Aminoglycosides are among the most potent antibiotics available in the era of increasing prevalence of antibiotic-resistant Gram-negative bacteria. The standard daily dosing (SDD) in infants and children is twice or three times daily depending on age. Recent studies in adults have shown that once daily dosing (ODD) maximizes the bactericidal activity and might minimize the toxicity of gentamicin. 1–7 Several concepts support the benefit of ODD of gentamicin. First aminoglycosides exhibit a concentration-dependent bactericidal effect in which a linear relationship exists between higher peak-MIC ratio and improved clinical response. Second the post-antibiotic effect (PAE) is concentration-dependent. 2 Because ODD produces higher peak drug concentrations, a prolonged PAE would be expected. Finally adaptive resistance is thought to occur after continuous exposure of bacteria to antibiotic concentrations that are less than the MIC. 1, 2, 9 ODD may help to avoid the development of resistance by achieving a higher bacteria kill initially, thereby decreasing the length of time viable bacteria are in contact with the drug.
With regard to nephrotoxicity and ototoxicity, ODD may even be less toxic that SDD. This is probably best explained by the saturable uptake kinetics of aminoglycosides in the inner ear and proximal renal tubular cells. According to this mechanism the amount of drug that enters such cells is independent of the blood concentrations. The amount of drug accumulated intracellularly is similar to that of the peak value, because there is still aminoglycoside available to continue internal transport. A longer serum drug-free period in patients receiving ODD would allow most of the previously internalized drug to be transported out of the cell, potentially resulting in less toxicity. 1, 2
Pharmacokinetic, pharmacodynamic and clinical studies in animals and human adult populations have established the safety and efficacy of ODD regimen. 1–4 In infants and children the most frequently used aminoglycoside is gentamicin. It has a broad coverage against most Gram-negative pathogenic bacteria and, with ampicillin, has a synergistic effect against pathogenic bacteria such as Enterococcus sp. viridans streptococci and Listeria monocytogenes. Ampicillin and gentamicin are used for empiric antibiotic therapy of many childhood infections such as urinary tract infections, intraabdominal infections, endocarditis and nosocomial infections, as well as in neonates and young infants with suspected sepsis and meningitis. 8–11
The aim of this paper is to review the current data regarding the safety and effectiveness of ODD of gentamicin in children. To this end, a Medline search was conducted on the key words daily dosing, gentamicin, aminoglycoside, drug concentration, peak, trough, nephrotoxicity, ototoxicity, neonate and child. We included in the review only papers that had been published in the English literature. To be included the article had to be a comparison study between ODD and standard dosing of aminoglycoside and to present data of at least steady state peak and/or trough plasma concentrations.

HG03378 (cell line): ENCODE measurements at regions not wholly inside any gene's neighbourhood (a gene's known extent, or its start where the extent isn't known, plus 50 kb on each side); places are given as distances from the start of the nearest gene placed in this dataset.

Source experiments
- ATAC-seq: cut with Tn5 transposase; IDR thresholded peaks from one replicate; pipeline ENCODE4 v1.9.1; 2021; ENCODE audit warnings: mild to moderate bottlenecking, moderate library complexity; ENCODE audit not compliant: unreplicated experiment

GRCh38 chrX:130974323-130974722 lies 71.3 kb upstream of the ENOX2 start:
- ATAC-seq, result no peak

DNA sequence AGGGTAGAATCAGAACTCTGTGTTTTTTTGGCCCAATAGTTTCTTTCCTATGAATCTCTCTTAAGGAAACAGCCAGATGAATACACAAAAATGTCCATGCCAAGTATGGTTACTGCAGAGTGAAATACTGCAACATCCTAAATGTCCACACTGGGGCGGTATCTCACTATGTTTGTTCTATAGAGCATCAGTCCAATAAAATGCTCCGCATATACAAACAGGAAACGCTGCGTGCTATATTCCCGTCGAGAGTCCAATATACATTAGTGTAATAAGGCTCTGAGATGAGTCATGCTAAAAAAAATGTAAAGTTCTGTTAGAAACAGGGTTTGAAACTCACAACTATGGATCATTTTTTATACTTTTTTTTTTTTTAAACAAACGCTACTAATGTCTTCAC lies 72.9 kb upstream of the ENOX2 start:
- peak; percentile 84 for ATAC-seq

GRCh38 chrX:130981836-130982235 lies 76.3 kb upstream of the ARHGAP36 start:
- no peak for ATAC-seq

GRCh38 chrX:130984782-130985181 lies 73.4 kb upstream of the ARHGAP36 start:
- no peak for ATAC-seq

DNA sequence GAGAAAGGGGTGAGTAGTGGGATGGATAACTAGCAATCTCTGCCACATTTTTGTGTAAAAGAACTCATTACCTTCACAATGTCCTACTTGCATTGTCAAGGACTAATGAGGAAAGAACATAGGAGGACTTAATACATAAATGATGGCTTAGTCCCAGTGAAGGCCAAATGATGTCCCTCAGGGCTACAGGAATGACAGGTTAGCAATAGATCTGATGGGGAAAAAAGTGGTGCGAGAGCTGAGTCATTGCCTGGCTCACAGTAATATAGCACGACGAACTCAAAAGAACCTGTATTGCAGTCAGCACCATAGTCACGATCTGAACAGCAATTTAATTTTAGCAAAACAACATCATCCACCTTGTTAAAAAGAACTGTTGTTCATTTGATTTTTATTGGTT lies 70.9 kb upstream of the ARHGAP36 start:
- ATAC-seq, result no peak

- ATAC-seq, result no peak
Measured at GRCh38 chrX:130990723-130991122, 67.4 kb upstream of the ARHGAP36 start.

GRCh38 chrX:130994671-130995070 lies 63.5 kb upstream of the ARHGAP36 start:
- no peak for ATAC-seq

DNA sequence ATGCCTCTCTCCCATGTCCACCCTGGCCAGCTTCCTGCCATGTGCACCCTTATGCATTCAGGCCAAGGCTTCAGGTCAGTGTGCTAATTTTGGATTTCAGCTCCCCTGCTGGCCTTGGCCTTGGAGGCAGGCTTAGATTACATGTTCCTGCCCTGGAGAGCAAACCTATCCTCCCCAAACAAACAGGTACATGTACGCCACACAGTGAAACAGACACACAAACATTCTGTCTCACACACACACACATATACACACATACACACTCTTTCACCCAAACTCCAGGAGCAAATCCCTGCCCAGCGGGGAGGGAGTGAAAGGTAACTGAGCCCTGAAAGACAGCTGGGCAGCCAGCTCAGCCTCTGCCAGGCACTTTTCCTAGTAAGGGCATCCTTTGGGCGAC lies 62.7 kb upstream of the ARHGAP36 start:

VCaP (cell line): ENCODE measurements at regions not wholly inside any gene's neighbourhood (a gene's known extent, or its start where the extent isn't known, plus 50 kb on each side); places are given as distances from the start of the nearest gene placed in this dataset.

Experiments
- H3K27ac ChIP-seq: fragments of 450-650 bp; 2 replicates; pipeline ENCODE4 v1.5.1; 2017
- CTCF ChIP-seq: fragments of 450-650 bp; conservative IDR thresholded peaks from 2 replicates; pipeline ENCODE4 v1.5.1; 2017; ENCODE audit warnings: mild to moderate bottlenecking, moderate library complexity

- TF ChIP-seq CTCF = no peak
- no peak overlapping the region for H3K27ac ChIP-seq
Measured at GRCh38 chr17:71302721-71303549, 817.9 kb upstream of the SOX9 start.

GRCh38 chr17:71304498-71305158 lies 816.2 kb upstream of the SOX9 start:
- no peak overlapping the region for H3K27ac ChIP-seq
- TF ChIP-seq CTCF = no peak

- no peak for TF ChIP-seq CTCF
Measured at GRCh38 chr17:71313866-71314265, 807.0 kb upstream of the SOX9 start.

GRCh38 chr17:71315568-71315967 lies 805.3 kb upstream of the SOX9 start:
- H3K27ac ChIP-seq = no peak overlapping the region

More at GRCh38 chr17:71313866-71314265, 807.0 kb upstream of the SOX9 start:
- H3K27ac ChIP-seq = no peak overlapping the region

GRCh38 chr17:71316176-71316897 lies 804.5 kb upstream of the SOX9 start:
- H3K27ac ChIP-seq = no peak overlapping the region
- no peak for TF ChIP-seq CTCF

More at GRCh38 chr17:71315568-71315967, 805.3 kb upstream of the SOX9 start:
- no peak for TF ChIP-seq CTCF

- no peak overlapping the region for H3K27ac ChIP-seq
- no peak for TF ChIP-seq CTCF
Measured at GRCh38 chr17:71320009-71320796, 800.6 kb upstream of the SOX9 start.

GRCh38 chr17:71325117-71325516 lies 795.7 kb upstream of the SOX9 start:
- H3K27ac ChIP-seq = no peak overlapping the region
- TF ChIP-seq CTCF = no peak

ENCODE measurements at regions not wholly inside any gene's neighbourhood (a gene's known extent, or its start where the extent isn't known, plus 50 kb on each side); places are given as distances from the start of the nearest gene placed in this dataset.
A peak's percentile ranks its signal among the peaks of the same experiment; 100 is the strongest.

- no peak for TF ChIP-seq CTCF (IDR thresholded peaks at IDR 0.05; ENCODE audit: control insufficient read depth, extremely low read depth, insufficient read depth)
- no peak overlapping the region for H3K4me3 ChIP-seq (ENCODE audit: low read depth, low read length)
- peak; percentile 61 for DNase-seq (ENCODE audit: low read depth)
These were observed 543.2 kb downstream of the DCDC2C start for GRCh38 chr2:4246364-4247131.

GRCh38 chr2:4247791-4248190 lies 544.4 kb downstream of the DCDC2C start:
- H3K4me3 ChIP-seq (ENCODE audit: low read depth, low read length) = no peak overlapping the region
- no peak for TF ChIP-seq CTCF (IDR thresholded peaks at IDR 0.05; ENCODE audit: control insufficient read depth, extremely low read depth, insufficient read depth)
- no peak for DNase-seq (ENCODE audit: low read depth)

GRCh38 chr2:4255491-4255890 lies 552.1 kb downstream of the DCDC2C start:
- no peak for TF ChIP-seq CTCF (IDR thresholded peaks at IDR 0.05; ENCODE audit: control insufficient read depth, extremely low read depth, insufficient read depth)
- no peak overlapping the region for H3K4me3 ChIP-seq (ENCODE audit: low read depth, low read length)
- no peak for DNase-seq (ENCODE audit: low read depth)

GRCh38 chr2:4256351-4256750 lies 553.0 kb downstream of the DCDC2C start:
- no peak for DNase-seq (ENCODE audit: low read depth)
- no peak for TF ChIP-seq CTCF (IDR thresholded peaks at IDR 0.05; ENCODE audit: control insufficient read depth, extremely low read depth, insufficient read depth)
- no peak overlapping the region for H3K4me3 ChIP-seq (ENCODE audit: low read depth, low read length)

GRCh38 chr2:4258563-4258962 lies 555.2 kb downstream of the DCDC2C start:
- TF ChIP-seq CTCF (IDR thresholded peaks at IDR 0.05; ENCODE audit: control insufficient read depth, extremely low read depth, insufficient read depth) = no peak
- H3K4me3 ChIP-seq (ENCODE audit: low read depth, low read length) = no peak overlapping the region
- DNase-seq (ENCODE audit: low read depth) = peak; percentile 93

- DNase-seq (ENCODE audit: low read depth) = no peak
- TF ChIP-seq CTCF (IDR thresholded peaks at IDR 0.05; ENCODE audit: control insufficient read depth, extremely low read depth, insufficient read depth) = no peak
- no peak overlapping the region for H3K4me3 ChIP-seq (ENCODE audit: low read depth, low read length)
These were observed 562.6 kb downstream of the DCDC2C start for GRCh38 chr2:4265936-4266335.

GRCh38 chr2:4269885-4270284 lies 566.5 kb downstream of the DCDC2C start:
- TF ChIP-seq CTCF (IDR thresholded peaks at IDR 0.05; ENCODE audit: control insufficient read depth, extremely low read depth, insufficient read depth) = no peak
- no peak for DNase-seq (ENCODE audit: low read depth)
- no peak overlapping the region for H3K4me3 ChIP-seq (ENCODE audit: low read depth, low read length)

Overall 13 studies describing ODD of gentamicin in children were found suitable for this review. 6, 8–19 Eleven were published since 1990, and we also included in this review results of two of our own studies presented in 2 international conferences, 15, 18 describing ODD of gentamicin in infants younger than 2 months and in preterm babies. In 1 study netilmicin was used, 9 in 11 studies gentamicin was used 6, 8, 10–18 and in 1 study either gentamicin or tobramycin was used. 19 In 5 studies infants and children age 1 month to 18 years were studied, 8–10, 12, 13 and in 8 studies neonates including preterm babies were reported. 6, 11, 14–19 Eleven studies were prospective, and in 1 study, 17 the prospective ODD group was compared with a retrospective control group. In all studies but 1, 13 patients were also given other antibacterial agents, mainly ampicillin. Exclusion criteria were not similar in all studies; however, patients with impaired renal function, renal malformation, shock, granulopenia and hearing deficit were excluded in most.
Steady state pharmacologic assessments were performed in one study after 24 h 10 and in 12 studies after 48 to 96 h of therapy 6, 8, 9, 11–19 (Tables 1 to 3 ). As shown in Tables 1 and 2, the aminoglycoside daily dose was 4 to 5 mg/kg in 11 studies 6, 8, 9, 11, 12, 14–19 and 7.5 mg/kg in 1. 10 In 1 study 13 the daily dose was calculated according to ages of children: 7.5 mg/kg/day in children <5 years old, 6.0 mg/kg/day in children 5 to 10 years old and 4.5 mg/kg/day in children 10 to 12 years old. Numbers of children in each group were not specified. In one study 17 a loading dose of 5 mg/kg of gentamicin was given to the ODD group at the initiation of therapy.